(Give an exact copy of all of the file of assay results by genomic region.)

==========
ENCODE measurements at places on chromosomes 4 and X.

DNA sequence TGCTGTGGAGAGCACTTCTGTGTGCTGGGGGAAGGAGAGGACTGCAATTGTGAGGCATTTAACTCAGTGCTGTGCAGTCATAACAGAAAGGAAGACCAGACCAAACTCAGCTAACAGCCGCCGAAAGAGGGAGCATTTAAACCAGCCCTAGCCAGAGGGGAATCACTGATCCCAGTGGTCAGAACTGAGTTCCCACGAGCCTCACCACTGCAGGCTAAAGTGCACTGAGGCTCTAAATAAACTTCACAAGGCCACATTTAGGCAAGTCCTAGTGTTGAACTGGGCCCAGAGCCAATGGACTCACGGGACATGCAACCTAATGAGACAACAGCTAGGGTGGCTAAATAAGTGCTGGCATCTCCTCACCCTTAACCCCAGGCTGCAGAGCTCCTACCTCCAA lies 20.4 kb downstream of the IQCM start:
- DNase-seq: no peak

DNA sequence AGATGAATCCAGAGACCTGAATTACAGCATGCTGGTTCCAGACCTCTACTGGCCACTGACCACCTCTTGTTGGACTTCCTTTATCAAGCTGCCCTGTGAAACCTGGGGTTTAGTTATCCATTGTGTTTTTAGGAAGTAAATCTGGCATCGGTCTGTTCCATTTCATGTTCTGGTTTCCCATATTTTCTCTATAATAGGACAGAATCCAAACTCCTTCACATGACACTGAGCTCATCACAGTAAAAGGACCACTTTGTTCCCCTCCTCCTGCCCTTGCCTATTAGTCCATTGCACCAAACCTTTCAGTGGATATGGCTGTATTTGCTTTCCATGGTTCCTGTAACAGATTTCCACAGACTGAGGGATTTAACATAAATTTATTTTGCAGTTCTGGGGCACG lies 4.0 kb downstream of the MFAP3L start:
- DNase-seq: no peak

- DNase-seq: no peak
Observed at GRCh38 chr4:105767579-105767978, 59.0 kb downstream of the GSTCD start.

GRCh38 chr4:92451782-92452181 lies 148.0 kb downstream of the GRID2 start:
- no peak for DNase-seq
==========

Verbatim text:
ENCODE measurements at places on chromosomes 4 and X.

DNA sequence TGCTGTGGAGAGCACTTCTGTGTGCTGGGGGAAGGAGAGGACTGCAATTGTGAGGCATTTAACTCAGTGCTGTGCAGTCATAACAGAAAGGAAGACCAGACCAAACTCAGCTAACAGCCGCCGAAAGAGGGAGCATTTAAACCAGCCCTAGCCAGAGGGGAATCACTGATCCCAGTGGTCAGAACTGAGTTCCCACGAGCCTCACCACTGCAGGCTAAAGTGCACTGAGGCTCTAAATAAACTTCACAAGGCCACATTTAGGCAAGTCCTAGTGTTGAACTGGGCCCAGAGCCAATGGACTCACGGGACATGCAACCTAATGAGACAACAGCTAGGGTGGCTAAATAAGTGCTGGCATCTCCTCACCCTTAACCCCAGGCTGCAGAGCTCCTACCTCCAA lies 20.4 kb downstream of the IQCM start:
- DNase-seq: no peak

DNA sequence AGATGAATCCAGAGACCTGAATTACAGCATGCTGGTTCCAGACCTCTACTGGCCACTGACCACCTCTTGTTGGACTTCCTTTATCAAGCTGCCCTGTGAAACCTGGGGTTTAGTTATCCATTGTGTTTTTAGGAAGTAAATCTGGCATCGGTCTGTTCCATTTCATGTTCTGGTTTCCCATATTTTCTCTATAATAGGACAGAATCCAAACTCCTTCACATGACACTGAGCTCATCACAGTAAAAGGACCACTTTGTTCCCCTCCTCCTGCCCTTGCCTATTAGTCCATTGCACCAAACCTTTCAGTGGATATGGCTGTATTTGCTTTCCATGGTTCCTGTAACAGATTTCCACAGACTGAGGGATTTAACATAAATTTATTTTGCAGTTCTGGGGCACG lies 4.0 kb downstream of the MFAP3L start:
- DNase-seq: no peak

- DNase-seq: no peak
Observed at GRCh38 chr4:105767579-105767978, 59.0 kb downstream of the GSTCD start.

GRCh38 chr4:92451782-92452181 lies 148.0 kb downstream of the GRID2 start:
- no peak for DNase-seq